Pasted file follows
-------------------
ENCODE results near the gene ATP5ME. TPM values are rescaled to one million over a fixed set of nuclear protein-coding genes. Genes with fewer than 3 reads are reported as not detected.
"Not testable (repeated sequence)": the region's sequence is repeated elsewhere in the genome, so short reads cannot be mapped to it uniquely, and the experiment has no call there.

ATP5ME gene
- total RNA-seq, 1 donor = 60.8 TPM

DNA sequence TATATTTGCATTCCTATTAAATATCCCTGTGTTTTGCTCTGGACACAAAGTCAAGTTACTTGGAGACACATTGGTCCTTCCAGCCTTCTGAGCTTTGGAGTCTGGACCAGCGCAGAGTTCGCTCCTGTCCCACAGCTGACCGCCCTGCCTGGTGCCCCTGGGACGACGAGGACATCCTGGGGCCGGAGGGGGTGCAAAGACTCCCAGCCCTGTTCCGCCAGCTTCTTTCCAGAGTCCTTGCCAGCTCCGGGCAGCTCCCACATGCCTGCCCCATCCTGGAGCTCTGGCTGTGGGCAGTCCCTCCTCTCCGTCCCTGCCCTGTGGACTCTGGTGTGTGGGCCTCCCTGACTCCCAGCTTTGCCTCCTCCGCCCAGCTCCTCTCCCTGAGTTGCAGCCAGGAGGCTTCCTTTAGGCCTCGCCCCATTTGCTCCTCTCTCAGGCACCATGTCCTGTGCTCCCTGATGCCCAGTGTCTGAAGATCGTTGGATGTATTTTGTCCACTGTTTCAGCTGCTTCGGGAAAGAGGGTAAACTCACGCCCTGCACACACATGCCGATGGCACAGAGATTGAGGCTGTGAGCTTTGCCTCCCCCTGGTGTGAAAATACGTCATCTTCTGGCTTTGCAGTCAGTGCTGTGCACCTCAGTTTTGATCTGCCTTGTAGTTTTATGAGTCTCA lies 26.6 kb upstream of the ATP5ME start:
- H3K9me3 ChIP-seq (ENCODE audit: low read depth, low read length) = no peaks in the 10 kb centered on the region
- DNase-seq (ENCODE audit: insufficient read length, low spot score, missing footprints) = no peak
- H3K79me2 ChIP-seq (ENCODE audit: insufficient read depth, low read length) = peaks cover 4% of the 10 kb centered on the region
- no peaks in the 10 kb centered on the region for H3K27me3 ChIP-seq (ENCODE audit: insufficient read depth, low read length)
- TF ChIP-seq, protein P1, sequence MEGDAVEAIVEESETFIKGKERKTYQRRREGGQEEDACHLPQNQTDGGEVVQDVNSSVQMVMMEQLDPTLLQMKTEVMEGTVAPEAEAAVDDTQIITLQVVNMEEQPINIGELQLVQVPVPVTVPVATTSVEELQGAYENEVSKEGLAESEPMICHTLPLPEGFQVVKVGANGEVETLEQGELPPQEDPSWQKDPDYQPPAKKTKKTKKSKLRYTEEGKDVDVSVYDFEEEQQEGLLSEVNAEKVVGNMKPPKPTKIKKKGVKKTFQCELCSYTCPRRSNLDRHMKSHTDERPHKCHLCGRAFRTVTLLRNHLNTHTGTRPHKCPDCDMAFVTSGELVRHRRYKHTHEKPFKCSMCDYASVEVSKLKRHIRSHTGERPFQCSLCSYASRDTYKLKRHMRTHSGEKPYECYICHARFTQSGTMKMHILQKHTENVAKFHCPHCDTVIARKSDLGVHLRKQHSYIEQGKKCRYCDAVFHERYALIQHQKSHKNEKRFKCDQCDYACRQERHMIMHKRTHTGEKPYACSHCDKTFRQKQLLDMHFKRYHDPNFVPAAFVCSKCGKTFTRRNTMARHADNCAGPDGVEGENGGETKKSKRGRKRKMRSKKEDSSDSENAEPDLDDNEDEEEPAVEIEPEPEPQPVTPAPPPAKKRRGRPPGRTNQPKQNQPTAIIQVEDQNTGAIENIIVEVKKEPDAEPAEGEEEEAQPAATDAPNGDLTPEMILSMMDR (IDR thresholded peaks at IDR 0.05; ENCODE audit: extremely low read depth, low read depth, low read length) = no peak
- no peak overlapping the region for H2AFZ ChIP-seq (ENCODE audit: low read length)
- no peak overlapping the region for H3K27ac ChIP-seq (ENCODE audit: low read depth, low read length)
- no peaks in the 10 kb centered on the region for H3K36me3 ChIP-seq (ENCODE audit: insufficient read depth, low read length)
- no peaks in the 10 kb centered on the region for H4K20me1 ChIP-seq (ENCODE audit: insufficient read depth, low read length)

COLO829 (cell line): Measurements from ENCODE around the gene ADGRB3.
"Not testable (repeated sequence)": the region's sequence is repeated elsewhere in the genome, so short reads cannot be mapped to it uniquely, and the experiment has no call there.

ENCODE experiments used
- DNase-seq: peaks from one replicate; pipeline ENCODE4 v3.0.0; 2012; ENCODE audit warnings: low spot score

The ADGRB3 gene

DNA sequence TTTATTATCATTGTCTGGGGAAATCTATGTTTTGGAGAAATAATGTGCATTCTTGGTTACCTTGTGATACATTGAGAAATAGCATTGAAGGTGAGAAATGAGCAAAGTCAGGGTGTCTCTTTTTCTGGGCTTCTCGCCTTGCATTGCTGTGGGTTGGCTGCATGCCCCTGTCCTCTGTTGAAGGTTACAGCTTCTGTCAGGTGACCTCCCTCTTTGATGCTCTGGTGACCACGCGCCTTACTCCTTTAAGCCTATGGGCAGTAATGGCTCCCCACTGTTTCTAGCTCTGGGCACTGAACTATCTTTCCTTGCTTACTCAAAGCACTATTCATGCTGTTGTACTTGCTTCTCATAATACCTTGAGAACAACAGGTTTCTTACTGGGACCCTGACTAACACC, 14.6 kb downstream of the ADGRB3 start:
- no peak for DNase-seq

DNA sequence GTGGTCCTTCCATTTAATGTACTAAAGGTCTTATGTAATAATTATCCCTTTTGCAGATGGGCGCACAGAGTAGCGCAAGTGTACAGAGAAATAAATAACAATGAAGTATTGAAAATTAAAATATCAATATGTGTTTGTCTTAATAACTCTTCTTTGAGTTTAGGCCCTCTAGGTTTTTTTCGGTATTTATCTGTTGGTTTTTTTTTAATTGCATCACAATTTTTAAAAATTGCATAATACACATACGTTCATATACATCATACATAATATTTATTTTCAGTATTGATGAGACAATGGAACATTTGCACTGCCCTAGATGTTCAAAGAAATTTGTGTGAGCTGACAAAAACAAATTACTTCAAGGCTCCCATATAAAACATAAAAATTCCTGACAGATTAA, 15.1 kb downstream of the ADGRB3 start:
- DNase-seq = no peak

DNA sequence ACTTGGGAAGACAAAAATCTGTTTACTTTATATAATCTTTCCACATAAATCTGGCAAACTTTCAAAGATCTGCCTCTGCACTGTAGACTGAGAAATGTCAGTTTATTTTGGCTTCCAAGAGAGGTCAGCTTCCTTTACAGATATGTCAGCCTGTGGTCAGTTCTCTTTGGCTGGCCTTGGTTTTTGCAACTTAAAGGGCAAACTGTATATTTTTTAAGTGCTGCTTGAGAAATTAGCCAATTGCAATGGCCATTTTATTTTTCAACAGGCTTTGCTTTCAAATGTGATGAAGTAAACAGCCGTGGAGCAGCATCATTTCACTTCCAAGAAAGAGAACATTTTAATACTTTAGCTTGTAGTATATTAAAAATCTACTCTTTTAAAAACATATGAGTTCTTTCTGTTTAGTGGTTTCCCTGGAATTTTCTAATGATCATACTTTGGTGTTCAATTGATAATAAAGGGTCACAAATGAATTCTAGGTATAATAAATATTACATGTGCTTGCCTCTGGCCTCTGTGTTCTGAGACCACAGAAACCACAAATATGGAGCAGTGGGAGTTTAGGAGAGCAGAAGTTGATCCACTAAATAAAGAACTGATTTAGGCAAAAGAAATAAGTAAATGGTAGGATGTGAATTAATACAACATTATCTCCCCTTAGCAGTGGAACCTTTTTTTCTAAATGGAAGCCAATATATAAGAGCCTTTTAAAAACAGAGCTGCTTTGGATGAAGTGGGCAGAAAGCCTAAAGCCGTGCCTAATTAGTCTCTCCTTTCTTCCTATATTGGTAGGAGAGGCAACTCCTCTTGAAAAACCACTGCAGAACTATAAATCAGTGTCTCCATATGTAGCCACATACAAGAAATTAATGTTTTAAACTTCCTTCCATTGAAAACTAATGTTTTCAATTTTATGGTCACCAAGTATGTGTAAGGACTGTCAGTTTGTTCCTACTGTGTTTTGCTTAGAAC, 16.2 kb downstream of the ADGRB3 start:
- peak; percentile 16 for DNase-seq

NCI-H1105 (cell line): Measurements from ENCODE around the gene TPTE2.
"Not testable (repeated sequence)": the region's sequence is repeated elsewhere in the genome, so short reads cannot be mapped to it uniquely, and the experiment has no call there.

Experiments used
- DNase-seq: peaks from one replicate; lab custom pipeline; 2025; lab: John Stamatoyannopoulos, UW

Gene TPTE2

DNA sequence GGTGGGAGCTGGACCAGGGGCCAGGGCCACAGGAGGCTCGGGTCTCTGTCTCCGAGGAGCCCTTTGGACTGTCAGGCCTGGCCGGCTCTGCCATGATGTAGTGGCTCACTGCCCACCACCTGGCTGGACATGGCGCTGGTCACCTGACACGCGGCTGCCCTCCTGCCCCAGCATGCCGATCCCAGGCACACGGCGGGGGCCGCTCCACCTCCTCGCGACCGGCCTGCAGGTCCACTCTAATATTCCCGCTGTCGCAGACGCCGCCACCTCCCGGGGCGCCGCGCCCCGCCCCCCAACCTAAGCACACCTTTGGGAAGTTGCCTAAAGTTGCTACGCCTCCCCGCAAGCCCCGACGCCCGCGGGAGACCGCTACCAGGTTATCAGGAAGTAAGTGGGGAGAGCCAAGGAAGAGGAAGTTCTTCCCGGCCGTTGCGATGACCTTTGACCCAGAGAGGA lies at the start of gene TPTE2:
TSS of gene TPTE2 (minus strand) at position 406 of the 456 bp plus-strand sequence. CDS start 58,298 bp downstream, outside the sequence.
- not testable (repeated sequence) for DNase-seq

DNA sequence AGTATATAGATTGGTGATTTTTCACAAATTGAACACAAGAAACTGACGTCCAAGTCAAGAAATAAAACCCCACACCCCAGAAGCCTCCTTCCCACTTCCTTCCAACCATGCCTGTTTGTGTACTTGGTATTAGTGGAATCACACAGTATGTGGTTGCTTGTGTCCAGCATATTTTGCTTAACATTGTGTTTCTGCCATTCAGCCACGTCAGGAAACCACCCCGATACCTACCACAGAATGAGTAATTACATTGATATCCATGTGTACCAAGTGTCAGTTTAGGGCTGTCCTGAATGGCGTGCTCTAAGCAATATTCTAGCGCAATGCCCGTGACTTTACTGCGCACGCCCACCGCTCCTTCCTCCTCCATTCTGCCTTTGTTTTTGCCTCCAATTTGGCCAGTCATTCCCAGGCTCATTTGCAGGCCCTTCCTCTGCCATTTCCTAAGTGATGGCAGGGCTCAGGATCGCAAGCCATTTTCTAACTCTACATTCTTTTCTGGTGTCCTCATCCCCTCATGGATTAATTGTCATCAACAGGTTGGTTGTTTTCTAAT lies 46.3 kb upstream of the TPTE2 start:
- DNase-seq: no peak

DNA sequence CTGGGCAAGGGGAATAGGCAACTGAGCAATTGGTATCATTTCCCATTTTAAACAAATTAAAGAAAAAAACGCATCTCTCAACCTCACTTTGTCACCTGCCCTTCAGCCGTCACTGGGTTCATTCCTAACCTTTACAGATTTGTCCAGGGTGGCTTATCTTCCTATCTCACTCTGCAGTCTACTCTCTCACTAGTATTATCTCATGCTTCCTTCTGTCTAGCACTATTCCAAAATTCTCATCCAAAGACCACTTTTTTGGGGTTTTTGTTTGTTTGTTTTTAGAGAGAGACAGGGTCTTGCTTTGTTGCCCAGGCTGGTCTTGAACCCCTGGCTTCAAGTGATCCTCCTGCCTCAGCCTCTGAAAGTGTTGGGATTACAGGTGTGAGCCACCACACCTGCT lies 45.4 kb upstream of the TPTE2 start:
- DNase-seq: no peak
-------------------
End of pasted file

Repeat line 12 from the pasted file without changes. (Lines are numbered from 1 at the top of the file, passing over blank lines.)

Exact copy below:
- no peak overlapping the region for H3K27ac ChIP-seq (ENCODE audit: low read depth, low read length)